World Bank approves loans for Kenya-Ethiopia power project
The World Bank on Thursday (July 19th) approved loans for Ethiopia and Kenya totalling US$684 million to finance a cross-border power-line. This is the first phase of a $1.3 billion project to develop a regional power grid in East Africa. Ethiopia gets US$243 million, and Kenya will have the use of US$441 million. The World Bank says the financing will “allow Ethiopia to sell power needed in Kenya, which faces severe power shortages as its economy blossoms from new oil and gas discoveries.” World Bank Vice-President for Africa, Makhtar Diop, explained that the project “will expand access and lower the cost of electricity supply to homes and businesses across Kenya and help to reduce thermal power emissions in Kenya, a clear benefit to the region’s environment.” Ethiopia would also benefit from additional revenue from the sale of electricity to Kenya and the new jobs that would be created from the construction and installation of the power lines. Regional economic integration is at the center of Ethiopia’s foreign relations policy and strategy and the country is undertaking a number of different projects with its neighbors to promote integration and mutual development.
The 5th International Book Fair in Hargeisa, Somaliland
The Hargeisa International Book Fair was held this week, July 13th-18th, under the theme “Let books be your companion”. Now in its fifth year, the fair hosted authors, artists, filmmakers, musicians, actors, journalists, composers and singers from Somaliland and abroad. Somaliland’s Minister of Youth, Sports and Culture, Ali Said Raygal, said in an opening address that the fair was a sign of Somaliland’s progress and that such events were important to spread a positive image of the region. It was also important as an element in the fight against ignorance, lack of education, unemployment, human trafficking and other problems, he said. Among those attending the fair were: Nadifa Mohamed, British-Somali author of the book “Black Mamba Boy”; Mary Harper, BBC Africa editor and author of the recently published book “Getting Somalia Wrong?”; and Russia’s Dr. Georgi Kapchits, author of eight books on Somali proverbs and stories, the most recent being “Somalis do not Lie in Proverbs” which was launched at the fair.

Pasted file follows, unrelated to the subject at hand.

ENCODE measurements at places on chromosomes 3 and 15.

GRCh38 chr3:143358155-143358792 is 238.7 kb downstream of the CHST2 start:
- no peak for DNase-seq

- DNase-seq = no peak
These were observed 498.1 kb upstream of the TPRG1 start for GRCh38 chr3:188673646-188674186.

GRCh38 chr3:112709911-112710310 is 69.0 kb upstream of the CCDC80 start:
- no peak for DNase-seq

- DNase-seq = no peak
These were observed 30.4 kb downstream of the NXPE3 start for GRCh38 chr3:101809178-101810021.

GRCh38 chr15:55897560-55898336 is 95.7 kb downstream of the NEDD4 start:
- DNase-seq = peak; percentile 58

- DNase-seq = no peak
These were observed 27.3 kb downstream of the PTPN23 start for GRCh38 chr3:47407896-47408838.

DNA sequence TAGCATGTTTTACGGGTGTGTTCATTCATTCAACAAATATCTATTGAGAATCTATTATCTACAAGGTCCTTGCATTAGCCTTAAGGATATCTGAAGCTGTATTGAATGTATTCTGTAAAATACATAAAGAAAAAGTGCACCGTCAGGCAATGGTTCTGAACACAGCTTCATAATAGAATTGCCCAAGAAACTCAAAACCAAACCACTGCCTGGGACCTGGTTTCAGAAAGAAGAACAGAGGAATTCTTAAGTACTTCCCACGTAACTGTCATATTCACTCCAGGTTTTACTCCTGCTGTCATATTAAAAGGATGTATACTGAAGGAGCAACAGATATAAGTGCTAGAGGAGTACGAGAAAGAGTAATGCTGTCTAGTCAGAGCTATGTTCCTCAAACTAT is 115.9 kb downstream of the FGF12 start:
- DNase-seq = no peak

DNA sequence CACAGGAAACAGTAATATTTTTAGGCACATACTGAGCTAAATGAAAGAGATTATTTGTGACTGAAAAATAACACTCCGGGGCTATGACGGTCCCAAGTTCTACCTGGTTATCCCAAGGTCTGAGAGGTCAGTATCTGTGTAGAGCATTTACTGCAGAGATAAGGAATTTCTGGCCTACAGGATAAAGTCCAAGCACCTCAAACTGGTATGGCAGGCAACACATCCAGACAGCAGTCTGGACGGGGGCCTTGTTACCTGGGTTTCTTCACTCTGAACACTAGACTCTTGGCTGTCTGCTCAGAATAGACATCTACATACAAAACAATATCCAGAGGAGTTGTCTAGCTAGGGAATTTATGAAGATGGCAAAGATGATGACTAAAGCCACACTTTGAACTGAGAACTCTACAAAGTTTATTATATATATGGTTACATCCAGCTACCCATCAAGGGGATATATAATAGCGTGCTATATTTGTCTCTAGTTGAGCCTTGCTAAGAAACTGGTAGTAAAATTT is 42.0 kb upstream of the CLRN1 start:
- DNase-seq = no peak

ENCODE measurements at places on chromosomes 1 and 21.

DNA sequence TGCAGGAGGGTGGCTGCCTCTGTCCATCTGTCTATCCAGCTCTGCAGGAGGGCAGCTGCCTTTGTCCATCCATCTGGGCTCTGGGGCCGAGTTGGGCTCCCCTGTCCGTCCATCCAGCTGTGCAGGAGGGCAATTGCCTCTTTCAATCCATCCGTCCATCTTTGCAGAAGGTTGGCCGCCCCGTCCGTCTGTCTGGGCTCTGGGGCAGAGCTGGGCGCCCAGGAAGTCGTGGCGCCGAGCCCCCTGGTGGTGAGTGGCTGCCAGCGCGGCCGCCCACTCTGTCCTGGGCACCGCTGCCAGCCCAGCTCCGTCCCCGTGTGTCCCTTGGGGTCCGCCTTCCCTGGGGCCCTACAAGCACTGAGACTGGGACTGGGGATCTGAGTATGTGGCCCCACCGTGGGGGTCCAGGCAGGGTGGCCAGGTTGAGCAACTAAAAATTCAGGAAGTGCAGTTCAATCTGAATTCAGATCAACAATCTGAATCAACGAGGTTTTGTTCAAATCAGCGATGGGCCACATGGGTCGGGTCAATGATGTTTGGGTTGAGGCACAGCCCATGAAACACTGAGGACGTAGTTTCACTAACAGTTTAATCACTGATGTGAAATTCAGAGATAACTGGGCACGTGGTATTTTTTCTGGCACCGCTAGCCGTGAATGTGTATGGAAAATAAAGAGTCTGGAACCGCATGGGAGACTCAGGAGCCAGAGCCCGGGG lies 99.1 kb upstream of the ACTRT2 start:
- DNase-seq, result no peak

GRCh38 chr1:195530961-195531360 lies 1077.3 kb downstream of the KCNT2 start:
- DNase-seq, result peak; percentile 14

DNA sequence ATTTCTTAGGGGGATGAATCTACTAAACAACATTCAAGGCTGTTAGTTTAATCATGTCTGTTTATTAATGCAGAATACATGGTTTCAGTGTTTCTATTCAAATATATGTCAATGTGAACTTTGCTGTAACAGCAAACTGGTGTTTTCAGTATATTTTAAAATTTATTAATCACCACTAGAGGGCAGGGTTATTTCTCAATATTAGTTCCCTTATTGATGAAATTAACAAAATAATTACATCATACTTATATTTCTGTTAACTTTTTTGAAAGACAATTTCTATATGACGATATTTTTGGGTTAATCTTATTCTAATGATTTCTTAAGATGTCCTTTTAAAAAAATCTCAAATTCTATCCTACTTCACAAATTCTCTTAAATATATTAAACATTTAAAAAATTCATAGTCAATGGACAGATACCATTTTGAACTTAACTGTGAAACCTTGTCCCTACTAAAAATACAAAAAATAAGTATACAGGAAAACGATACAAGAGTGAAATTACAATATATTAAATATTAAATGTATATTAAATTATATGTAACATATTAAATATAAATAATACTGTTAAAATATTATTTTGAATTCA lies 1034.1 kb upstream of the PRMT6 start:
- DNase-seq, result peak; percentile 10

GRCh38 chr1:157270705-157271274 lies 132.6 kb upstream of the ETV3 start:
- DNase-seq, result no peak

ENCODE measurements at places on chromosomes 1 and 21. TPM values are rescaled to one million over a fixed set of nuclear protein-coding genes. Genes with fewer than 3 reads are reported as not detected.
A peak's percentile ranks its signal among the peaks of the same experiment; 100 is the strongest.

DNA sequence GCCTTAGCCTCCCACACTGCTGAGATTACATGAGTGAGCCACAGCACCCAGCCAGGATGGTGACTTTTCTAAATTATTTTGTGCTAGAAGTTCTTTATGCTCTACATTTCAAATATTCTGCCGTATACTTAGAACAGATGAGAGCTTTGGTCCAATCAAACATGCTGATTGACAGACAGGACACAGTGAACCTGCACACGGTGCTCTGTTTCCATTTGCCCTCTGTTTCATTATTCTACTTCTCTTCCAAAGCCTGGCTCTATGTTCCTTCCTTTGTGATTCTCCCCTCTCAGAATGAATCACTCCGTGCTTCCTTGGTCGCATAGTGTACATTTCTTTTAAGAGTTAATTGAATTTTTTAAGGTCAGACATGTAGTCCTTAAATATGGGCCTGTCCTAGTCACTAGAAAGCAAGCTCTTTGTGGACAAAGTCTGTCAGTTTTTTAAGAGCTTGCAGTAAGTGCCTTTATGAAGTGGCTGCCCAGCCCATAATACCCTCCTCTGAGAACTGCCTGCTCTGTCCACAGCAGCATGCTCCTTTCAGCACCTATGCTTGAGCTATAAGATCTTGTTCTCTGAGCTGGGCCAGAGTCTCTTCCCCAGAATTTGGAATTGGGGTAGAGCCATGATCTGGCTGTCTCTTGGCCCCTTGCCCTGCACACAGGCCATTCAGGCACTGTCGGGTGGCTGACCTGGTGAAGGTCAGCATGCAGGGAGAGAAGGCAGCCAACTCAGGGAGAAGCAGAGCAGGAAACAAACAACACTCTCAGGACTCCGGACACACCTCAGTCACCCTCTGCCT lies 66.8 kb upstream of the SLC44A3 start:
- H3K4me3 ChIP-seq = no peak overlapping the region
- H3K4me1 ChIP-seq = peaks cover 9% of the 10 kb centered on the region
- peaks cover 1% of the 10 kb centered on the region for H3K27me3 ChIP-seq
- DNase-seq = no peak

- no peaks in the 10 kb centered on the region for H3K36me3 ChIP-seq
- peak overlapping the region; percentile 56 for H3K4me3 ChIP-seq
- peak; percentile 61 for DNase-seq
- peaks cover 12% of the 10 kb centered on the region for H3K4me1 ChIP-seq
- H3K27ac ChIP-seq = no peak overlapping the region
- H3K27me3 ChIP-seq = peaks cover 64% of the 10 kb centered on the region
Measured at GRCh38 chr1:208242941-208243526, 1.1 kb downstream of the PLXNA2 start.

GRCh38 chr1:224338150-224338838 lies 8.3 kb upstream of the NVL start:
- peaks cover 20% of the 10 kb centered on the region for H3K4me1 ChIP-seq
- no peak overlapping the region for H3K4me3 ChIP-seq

The Global Humanitarian Assistance Report praises Ethiopian PSNP
The latest Global Humanitarian Assistance Report says that Ethiopia has demonstrated a long-term process of dealing with food insecurity which will ultimately relieve the need for emergency humanitarian assistance. Ethiopia’s Productive Safety Net Program (PSNP) is mentioned as the potential beneficiary of the country’s efforts at resilience-building. Implemented in 2005 by the Ethiopian government and financed by the Donor Coordinating Group, the PSNP is the largest social safety net program in Africa, outside of South Africa. It aims to end dependency on emergency food relief and stimulate sustainable livelihoods. Although predominantly a development program, the PSNP has recently improved its capacity through the introduction of a risk financing mechanism to help address humanitarian emergencies. This is made up of an early warning system, contingency finance, contingency planning, and capacity development components. The Global Humanitarian Assistance Report praises the work of the PSNP Risk Financing Mechanism, arguing that it provides “comparative advantages over traditional humanitarian responses to food insecurity” and that it demonstrated this capacity in its response to the 2011 crisis. According to the report, the PSNP was also considerably more cost effective than the UN and NGO-managed responses to the crisis, spending an estimated US$53 rather than their US$169 per person. Where the PSNP Risk Financing Mechanism has been implemented, the Report also notes it reduced reaction time between identifying the crisis and responding, from a typical 8 months by traditional humanitarian actors to 2 months. Nevertheless, although the PSNP has led to some improvements for those living in food-insecure areas, the program still struggles to deal comprehensively with particularly severe shocks such as the 2011 crisis. Emergency humanitarian assistance may therefore still be needed.